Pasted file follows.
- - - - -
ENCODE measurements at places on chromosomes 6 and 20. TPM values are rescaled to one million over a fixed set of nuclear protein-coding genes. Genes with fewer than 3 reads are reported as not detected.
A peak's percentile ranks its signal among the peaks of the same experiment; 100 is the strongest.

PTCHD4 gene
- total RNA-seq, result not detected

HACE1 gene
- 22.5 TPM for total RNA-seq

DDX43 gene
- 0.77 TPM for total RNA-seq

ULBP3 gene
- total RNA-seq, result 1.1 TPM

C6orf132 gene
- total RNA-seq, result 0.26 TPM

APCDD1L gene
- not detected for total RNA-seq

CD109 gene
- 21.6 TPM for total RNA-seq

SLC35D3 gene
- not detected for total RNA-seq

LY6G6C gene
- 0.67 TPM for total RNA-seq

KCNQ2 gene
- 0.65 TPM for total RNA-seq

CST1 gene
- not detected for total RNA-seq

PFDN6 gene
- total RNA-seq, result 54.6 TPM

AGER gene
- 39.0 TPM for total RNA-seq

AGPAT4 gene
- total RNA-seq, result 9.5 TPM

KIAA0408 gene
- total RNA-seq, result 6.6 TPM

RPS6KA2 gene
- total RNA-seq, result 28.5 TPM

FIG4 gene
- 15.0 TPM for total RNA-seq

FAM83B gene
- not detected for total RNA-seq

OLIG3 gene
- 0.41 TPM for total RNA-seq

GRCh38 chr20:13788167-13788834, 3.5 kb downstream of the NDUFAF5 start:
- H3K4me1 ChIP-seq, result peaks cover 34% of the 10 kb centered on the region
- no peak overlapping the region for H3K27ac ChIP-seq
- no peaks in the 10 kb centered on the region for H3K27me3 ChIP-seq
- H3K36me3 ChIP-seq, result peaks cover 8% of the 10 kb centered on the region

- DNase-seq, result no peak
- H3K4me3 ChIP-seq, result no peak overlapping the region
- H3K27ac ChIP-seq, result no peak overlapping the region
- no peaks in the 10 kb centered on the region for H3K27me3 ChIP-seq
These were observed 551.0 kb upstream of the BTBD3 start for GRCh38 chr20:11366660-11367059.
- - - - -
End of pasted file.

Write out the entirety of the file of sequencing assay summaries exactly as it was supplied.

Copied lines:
ENCODE measurements at places on chromosomes 6 and 20. TPM values are rescaled to one million over a fixed set of nuclear protein-coding genes. Genes with fewer than 3 reads are reported as not detected.
A peak's percentile ranks its signal among the peaks of the same experiment; 100 is the strongest.

PTCHD4 gene
- total RNA-seq, result not detected

HACE1 gene
- 22.5 TPM for total RNA-seq

DDX43 gene
- 0.77 TPM for total RNA-seq

ULBP3 gene
- total RNA-seq, result 1.1 TPM

C6orf132 gene
- total RNA-seq, result 0.26 TPM

APCDD1L gene
- not detected for total RNA-seq

CD109 gene
- 21.6 TPM for total RNA-seq

SLC35D3 gene
- not detected for total RNA-seq

LY6G6C gene
- 0.67 TPM for total RNA-seq

KCNQ2 gene
- 0.65 TPM for total RNA-seq

CST1 gene
- not detected for total RNA-seq

PFDN6 gene
- total RNA-seq, result 54.6 TPM

AGER gene
- 39.0 TPM for total RNA-seq

AGPAT4 gene
- total RNA-seq, result 9.5 TPM

KIAA0408 gene
- total RNA-seq, result 6.6 TPM

RPS6KA2 gene
- total RNA-seq, result 28.5 TPM

FIG4 gene
- 15.0 TPM for total RNA-seq

FAM83B gene
- not detected for total RNA-seq

OLIG3 gene
- 0.41 TPM for total RNA-seq

GRCh38 chr20:13788167-13788834, 3.5 kb downstream of the NDUFAF5 start:
- H3K4me1 ChIP-seq, result peaks cover 34% of the 10 kb centered on the region
- no peak overlapping the region for H3K27ac ChIP-seq
- no peaks in the 10 kb centered on the region for H3K27me3 ChIP-seq
- H3K36me3 ChIP-seq, result peaks cover 8% of the 10 kb centered on the region

- DNase-seq, result no peak
- H3K4me3 ChIP-seq, result no peak overlapping the region
- H3K27ac ChIP-seq, result no peak overlapping the region
- no peaks in the 10 kb centered on the region for H3K27me3 ChIP-seq
These were observed 551.0 kb upstream of the BTBD3 start for GRCh38 chr20:11366660-11367059.